As the first academic year of my PhD program draws to a close, with the qualifying exams in May the final remaining hurdle, we will soon be expected to decide on a lab where we will conduct our thesis research. It’s a big personal decision, and the title of this post somewhat gives away the decision I have made.
The purpose of this post is to describe the thinking behind making my decision. Maybe it will be useful to those who are in a similar position as me, or even those who are now thinking about applying to PhD programs or pursuing a career in research, but maybe it won’t.
First, what were my options? My core interest from the beginning has been in studying evolution using genomics and/or population genetics, and that was the guiding principle in picking the labs that I’ve rotated in. The four labs I’ve rotated in mainly study, respectively:
- The population and evolutionary genetics of plant domestication with emphases on cereal crop (rice) and fruit tree (date palm) evolution
- Copy number evolution and gene regulation in response to environmental conditions, using experimental evolution of yeast
- The evolution of transposable elements in natural populations, in a wide variety of taxa including frogs, lizards, and falcons
- Population dynamics and population genetics of bacteria, with recent work exploring recombination in bacterial populations
If you asked me at the beginning of the year to arrange the labs in order of my probability of joining them, the order, with descending probabilities, would be 4, 2, 3, 1. Population genetics of bacteria (4) combines my familiarity with microbes – I have a Master’s in Microbiology and Immunology – with my interest in population genetics. Experimental evolution of yeast (2) is a remarkable system to explore evolutionary dynamics in real time. As previous posts hint at, I am very interested in evolutionary conflicts (3), including those between hosts and pathogens and between selfish genetic elements like transposable elements and host genomes, and the prospect of working with natural populations appeals to my interest in basic science.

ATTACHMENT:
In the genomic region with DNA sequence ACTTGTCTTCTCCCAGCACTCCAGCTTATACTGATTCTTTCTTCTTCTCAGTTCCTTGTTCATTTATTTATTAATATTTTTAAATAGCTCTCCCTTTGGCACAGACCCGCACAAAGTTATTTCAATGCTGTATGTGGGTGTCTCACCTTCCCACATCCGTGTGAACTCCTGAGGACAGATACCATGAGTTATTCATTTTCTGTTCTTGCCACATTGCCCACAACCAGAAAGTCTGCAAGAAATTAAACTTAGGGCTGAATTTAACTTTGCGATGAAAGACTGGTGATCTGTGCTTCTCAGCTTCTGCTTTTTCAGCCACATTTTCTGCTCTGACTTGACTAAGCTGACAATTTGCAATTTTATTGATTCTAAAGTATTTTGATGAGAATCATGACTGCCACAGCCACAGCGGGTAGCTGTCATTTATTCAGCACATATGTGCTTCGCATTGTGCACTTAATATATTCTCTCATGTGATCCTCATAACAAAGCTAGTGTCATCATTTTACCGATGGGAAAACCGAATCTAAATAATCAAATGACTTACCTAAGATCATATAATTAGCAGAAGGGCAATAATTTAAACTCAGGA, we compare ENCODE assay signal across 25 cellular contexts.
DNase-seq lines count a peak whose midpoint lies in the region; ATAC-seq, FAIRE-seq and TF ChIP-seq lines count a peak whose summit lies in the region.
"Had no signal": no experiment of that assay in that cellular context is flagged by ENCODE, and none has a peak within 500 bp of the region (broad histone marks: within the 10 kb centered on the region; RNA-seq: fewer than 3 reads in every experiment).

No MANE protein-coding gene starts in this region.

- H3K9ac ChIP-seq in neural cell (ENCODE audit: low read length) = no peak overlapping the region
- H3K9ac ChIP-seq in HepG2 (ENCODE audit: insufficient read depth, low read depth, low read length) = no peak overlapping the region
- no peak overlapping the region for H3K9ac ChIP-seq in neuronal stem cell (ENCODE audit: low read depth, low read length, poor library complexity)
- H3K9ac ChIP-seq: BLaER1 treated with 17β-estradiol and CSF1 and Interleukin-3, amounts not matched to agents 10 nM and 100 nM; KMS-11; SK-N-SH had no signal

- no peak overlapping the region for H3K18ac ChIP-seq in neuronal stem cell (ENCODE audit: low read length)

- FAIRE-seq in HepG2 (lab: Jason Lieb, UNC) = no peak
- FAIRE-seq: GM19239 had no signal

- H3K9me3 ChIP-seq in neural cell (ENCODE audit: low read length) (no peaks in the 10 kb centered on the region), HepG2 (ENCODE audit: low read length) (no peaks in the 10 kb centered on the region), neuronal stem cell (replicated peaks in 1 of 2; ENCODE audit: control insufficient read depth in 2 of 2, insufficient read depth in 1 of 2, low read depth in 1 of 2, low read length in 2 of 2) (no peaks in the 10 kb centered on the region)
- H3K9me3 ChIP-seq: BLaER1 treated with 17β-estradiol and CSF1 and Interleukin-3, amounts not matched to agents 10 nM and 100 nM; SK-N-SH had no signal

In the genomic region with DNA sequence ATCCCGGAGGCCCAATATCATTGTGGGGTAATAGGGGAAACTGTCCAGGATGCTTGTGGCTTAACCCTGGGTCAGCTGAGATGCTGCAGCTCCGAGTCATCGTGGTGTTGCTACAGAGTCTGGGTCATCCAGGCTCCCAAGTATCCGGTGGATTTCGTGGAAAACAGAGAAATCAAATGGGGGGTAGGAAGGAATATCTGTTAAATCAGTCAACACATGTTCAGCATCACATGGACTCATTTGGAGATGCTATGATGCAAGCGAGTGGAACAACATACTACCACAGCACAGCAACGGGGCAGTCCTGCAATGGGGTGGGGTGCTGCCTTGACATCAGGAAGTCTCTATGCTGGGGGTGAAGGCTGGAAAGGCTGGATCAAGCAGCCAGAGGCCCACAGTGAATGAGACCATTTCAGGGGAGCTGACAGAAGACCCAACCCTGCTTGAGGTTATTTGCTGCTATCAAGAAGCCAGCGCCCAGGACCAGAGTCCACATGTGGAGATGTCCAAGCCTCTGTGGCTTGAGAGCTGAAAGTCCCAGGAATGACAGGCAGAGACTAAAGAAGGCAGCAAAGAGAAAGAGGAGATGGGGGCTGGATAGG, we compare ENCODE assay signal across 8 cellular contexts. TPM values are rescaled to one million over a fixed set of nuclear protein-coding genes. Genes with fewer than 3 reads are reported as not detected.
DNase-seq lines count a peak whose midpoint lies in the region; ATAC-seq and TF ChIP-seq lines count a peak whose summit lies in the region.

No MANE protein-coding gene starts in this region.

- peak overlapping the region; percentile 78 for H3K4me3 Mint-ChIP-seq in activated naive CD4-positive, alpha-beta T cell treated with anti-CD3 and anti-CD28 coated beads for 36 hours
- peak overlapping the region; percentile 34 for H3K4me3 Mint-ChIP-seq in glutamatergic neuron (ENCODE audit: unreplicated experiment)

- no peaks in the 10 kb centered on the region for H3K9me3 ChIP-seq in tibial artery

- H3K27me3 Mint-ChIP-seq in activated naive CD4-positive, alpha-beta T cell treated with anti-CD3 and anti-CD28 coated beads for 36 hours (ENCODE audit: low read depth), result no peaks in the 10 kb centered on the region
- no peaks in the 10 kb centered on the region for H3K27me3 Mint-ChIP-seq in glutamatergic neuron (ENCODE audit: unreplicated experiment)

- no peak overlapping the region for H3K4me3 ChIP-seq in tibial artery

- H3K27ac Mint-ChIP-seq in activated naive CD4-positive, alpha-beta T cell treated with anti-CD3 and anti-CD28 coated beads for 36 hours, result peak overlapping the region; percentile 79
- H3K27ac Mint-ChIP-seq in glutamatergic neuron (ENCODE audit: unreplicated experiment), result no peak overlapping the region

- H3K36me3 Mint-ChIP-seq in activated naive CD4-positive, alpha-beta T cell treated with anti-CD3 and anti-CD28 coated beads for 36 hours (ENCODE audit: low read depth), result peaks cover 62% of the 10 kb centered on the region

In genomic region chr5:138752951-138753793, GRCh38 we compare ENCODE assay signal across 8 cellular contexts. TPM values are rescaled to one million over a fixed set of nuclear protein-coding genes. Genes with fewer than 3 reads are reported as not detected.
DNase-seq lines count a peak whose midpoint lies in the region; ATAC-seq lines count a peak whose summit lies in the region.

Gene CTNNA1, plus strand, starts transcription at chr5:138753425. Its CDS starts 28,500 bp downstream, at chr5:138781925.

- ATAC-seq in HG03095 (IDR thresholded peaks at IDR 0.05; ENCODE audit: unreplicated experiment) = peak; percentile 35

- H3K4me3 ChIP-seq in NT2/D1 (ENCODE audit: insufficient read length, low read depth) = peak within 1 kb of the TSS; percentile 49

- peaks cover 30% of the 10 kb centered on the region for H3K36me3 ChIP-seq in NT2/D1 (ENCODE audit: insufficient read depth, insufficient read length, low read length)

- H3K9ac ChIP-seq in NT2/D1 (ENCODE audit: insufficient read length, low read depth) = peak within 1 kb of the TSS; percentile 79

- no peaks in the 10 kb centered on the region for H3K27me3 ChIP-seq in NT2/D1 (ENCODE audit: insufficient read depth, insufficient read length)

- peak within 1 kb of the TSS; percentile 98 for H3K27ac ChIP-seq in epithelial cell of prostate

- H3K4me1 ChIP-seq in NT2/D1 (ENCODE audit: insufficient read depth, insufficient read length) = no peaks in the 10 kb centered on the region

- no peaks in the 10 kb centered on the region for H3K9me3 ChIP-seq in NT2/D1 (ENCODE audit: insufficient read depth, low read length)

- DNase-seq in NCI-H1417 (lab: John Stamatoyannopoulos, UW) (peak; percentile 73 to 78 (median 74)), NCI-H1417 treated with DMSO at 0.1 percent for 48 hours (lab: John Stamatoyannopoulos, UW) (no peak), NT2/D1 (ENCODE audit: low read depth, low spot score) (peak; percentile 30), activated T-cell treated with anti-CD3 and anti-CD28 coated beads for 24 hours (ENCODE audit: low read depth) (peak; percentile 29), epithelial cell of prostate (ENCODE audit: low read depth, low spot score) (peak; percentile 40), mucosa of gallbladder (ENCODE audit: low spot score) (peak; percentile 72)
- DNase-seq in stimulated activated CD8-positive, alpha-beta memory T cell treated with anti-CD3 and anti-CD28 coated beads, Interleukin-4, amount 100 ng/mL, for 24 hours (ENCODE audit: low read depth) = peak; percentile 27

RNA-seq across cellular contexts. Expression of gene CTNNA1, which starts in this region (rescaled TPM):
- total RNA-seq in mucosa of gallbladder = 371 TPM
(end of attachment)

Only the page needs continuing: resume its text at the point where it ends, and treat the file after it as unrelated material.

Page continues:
While these incentives still remain, I now have a whole set of new ones for studying evolution in the context of plant domestication (1). Lists are easier to follow, so here goes:
- Domestication of plants like rice has an inherent anthropological context in that it is intricately tied to the recent evolution of human populations. Agriculture is thought to have enabled much of what we consider to be unique to human culture, such as language, complex structures and tools, and cities. Domestication occurs through strong selective pressures imposed by selective breeding, and understanding how a crop was domesticated and how it dispersed can not only teach us about evolutionary processes in general, but perhaps also about human populations of the past.